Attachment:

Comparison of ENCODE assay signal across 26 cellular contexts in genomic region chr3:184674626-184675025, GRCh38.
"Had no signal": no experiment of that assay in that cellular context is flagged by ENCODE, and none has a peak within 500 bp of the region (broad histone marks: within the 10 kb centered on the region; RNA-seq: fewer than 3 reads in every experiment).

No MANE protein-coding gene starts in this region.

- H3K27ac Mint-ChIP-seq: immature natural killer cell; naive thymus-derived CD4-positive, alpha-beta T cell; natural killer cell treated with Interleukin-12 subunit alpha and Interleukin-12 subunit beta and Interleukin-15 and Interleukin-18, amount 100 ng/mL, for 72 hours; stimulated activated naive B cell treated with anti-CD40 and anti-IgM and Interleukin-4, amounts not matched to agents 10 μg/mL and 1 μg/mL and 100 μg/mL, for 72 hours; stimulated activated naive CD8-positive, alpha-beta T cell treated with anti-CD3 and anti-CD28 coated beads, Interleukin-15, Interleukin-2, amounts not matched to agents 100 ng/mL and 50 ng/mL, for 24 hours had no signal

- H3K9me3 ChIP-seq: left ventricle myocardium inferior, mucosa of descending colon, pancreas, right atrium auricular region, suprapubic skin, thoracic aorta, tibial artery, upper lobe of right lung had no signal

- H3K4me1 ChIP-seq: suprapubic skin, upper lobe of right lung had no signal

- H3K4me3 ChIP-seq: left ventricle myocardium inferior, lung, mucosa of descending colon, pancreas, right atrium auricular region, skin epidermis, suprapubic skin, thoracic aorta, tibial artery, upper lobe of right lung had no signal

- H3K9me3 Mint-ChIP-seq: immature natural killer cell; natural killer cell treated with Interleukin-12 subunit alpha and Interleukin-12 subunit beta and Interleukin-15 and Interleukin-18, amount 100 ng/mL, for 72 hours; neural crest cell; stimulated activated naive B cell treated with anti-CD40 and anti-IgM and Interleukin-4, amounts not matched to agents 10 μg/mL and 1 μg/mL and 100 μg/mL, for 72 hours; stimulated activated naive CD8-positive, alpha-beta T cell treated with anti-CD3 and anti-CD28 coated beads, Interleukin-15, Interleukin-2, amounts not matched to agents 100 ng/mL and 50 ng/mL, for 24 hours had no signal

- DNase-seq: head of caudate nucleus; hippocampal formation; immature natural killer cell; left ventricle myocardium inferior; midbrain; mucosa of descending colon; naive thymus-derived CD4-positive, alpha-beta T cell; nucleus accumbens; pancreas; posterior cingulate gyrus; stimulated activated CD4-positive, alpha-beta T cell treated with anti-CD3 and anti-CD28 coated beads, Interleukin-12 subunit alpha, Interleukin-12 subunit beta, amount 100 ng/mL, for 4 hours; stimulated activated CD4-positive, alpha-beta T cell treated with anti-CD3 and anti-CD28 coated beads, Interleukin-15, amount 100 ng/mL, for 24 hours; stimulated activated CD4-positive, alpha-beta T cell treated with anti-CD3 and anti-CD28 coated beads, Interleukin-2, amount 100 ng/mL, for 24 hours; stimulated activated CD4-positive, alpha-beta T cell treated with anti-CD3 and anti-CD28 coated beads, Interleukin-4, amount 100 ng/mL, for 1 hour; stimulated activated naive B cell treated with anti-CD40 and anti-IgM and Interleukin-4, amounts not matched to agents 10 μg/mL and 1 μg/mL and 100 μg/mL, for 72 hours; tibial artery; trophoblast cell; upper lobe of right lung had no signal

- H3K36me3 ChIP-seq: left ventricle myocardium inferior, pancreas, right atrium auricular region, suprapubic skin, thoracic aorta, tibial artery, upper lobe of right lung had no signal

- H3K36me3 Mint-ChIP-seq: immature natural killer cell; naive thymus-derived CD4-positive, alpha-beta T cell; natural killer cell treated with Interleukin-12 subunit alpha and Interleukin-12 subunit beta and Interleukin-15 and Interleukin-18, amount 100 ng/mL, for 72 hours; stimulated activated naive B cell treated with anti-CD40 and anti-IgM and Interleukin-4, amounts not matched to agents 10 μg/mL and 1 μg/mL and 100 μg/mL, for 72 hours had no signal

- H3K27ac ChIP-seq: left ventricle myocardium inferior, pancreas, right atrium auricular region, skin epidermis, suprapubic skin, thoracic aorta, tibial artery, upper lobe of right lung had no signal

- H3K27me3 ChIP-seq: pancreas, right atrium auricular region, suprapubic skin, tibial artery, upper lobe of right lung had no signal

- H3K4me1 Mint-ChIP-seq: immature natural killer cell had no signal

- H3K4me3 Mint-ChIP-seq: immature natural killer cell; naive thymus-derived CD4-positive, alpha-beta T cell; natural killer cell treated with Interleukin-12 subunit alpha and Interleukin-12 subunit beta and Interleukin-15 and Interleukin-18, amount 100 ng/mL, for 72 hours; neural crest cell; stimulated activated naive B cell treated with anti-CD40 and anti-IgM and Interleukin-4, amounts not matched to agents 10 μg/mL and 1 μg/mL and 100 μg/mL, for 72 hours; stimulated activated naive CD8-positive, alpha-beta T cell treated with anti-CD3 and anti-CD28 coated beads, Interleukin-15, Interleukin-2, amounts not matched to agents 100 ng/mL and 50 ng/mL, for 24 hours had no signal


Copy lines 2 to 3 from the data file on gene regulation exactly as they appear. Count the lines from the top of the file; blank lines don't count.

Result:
"Had no signal": no experiment of that assay in that cellular context is flagged by ENCODE, and none has a peak within 500 bp of the region (broad histone marks: within the 10 kb centered on the region; RNA-seq: fewer than 3 reads in every experiment).

No MANE protein-coding gene starts in this region.